Abstract

Enlarging upon the critical claim that William Wordsworth is the prototype of the protagonist in Shelley’s Alastor, this essay examines the specific nature of Wordsworth’s poetic decline and its dramatization in Alastor. It is argued that Wordsworth’s loss of poetic vision is caused by an encroaching idealism, evident in “Tintern Abbey”; that this loss of vision is felt by Wordsworth to be intrinsically linked to a loss of “natural piety,” as lamented in his “Intimations Ode”; and that a necessary connection between idealism and the death of a true poetic sensibility is central to an understanding of Alastor.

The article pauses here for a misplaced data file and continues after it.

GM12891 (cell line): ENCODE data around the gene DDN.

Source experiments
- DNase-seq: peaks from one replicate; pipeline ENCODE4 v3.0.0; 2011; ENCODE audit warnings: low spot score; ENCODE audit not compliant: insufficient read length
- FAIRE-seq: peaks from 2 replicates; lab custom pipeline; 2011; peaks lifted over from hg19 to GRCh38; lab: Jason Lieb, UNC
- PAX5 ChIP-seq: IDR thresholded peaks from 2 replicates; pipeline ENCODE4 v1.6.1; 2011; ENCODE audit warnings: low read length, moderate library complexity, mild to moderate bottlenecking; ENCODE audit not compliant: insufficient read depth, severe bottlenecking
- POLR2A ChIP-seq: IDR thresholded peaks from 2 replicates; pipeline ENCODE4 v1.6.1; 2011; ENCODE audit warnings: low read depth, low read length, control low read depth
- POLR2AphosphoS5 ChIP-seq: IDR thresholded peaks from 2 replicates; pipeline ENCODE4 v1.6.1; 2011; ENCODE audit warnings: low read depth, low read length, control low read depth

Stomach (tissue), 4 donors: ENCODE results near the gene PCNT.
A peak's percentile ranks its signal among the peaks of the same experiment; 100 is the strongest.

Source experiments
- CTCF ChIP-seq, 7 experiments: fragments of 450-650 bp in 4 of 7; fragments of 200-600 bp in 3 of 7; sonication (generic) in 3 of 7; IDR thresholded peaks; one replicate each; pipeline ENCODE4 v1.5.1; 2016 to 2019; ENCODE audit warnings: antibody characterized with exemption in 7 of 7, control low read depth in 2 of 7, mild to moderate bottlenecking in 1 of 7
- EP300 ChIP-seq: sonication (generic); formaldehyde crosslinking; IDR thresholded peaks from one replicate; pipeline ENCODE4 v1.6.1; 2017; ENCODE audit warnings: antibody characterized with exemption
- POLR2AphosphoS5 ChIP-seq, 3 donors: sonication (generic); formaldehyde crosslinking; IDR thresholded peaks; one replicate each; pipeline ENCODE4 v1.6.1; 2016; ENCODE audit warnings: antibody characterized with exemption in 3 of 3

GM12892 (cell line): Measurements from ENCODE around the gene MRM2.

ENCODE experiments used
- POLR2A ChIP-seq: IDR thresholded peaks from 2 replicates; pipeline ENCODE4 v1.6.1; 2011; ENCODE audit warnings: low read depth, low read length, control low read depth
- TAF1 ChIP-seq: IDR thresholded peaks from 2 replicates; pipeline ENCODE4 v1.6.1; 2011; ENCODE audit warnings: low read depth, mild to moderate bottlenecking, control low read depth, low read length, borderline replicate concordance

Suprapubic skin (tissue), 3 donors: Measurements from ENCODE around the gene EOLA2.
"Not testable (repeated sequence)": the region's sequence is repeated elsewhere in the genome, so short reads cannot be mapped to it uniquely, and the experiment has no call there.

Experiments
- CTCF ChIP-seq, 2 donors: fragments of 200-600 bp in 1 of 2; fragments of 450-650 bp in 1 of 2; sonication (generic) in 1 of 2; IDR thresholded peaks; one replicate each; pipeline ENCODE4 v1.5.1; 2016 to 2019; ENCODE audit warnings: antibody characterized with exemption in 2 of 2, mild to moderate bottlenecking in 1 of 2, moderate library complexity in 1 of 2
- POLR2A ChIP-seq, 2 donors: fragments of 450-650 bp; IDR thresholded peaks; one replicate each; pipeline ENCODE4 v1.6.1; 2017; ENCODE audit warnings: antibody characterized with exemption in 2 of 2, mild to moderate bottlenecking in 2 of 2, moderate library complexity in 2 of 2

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Additional Information

ISSN
1522-9270
Print ISSN
0039-3657
Pages
pp. 759-774
Launched on MUSE
2010-12-03
Open Access
No
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